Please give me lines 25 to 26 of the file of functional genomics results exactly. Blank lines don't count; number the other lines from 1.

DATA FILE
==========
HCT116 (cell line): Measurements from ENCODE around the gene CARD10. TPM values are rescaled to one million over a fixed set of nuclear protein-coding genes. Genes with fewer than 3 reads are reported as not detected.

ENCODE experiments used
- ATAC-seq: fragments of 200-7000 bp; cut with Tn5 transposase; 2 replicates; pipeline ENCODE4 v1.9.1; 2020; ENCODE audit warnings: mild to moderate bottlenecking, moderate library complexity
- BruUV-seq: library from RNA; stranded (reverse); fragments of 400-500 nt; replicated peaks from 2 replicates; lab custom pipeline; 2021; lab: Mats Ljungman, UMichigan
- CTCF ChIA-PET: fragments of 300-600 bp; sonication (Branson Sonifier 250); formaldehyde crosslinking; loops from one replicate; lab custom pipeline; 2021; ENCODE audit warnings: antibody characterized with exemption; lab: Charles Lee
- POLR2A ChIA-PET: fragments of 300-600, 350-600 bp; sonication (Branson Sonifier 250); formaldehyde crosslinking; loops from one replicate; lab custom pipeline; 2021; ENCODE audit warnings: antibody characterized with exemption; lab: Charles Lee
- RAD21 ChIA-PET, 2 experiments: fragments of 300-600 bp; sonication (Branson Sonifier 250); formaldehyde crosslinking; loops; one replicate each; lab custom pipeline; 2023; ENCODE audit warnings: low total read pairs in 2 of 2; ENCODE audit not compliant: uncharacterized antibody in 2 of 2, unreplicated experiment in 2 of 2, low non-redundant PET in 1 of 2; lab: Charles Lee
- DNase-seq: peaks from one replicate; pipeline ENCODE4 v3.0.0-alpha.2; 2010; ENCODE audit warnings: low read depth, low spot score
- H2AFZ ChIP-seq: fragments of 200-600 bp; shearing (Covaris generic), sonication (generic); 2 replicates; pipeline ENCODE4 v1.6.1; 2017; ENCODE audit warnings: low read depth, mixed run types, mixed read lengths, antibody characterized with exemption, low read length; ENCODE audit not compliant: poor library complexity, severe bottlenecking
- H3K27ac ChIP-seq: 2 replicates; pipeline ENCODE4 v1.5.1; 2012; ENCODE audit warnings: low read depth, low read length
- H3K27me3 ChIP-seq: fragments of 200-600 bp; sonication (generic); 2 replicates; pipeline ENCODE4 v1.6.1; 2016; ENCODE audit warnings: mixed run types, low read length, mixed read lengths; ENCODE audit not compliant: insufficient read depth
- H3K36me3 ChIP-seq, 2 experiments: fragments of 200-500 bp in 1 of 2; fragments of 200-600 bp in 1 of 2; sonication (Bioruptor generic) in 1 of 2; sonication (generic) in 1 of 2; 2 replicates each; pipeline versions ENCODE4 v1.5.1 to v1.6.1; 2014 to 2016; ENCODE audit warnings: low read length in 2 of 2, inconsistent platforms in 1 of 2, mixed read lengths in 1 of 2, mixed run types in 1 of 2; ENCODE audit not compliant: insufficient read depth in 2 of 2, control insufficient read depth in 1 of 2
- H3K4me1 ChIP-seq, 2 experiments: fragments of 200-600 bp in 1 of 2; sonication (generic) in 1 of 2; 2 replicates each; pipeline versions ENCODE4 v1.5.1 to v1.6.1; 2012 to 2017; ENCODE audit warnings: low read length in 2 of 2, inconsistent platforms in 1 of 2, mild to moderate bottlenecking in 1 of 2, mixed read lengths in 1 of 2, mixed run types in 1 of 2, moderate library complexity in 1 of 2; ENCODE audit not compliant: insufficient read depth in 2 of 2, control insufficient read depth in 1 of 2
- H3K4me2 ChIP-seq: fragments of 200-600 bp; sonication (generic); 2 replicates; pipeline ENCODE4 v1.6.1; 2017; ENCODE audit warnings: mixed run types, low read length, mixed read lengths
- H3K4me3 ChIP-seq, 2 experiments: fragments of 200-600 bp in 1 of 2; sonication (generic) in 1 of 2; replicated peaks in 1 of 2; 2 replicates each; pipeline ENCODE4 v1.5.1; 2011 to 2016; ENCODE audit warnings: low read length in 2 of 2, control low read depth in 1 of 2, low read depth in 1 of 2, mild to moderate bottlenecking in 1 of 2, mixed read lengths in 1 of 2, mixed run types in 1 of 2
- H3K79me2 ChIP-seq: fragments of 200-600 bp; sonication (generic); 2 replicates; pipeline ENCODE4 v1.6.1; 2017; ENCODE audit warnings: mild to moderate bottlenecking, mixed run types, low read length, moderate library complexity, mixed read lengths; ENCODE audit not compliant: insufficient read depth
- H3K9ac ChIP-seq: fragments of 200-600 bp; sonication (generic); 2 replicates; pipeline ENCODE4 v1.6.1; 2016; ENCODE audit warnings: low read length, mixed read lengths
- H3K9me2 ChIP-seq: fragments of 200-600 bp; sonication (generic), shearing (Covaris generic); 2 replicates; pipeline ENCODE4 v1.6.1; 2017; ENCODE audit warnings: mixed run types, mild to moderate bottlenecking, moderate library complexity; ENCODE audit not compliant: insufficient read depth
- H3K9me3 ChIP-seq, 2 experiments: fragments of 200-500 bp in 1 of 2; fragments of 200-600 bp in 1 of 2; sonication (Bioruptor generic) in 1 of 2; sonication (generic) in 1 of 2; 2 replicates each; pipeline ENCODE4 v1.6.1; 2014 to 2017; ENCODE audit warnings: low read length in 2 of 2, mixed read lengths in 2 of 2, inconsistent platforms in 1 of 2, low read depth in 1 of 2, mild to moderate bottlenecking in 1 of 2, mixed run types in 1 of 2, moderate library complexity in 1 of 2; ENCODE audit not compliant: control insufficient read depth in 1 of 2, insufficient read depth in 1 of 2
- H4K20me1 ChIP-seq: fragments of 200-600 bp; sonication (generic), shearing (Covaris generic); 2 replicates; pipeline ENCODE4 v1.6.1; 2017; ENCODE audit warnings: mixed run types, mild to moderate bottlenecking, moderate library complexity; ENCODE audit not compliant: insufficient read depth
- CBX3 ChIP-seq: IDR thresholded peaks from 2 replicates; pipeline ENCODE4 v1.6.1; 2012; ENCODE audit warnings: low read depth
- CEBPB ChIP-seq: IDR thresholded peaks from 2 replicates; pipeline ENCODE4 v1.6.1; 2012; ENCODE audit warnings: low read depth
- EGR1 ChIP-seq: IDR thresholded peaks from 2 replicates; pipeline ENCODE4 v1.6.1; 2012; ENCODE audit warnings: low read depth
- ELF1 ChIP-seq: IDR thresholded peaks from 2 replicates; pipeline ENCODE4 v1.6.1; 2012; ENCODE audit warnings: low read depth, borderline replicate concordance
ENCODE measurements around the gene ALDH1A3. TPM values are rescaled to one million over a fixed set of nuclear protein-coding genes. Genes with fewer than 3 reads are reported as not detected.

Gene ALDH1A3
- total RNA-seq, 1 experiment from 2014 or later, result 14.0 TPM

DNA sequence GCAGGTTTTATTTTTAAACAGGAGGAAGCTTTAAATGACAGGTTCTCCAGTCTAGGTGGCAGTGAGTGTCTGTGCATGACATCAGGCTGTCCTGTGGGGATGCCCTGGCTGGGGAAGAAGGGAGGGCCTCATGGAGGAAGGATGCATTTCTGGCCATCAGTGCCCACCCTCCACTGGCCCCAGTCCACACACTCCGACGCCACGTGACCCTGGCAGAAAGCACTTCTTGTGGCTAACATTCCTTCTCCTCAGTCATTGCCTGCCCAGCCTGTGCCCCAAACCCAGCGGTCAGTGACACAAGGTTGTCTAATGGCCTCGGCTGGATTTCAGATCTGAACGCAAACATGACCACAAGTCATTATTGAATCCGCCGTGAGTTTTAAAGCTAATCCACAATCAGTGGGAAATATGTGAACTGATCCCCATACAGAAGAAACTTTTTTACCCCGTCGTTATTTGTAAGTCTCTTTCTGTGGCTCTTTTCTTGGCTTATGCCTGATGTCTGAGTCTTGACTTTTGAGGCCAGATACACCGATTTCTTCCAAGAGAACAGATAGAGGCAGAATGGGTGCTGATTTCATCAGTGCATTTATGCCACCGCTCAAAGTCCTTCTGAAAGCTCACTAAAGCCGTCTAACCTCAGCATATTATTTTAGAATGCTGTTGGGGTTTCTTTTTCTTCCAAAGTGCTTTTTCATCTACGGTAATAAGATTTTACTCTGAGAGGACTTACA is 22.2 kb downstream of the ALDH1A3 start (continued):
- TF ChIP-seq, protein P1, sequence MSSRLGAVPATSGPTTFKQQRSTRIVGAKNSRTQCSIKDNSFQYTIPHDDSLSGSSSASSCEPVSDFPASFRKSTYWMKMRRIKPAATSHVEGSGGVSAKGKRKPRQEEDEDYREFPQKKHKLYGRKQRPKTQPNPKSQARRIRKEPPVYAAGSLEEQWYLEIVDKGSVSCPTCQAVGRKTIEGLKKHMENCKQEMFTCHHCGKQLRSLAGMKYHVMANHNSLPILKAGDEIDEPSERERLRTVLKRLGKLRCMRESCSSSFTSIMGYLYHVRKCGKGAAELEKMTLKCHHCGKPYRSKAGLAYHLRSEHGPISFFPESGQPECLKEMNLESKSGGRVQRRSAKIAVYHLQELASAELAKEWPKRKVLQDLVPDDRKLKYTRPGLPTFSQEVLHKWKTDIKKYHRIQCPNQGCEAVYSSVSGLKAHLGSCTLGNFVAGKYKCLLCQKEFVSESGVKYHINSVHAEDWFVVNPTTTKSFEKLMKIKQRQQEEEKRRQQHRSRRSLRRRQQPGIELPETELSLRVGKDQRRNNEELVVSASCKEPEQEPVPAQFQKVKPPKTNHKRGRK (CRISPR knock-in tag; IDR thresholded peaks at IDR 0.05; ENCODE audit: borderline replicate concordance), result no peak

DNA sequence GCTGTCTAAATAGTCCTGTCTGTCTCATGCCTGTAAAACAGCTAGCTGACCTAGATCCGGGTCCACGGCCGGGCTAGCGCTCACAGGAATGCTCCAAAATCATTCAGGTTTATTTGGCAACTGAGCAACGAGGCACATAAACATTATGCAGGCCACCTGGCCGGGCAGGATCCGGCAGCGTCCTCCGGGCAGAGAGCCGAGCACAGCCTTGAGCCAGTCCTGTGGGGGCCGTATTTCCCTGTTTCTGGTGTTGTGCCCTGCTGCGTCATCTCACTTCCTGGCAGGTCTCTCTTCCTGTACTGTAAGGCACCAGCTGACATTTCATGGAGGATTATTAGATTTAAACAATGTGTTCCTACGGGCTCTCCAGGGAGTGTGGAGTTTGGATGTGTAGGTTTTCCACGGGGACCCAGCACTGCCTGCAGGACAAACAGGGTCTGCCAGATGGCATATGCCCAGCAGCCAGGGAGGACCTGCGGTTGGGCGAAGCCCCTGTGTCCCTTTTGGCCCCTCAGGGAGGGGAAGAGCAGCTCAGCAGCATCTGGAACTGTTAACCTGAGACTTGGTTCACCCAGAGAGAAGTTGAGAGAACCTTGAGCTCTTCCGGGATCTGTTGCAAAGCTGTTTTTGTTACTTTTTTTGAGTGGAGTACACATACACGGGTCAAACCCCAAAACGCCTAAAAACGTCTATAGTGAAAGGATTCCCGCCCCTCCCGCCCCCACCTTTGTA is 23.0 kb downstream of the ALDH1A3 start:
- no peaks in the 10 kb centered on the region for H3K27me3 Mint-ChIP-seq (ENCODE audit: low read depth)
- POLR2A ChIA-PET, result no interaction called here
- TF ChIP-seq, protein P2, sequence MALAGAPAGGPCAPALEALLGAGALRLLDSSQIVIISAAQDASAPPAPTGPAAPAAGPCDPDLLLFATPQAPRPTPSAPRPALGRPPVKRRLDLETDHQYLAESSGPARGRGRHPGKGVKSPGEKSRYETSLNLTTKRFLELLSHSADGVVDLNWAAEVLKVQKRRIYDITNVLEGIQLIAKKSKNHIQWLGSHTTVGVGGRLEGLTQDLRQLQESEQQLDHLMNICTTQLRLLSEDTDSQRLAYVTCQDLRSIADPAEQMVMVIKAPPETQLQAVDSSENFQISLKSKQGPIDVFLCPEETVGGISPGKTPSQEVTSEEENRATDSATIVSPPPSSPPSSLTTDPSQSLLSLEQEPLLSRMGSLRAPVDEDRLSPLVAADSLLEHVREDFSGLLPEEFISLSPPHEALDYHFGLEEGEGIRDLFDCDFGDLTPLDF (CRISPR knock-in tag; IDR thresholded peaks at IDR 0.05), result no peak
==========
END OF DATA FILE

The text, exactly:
ENCODE measurements around the gene ALDH1A3. TPM values are rescaled to one million over a fixed set of nuclear protein-coding genes. Genes with fewer than 3 reads are reported as not detected.

Gene ALDH1A3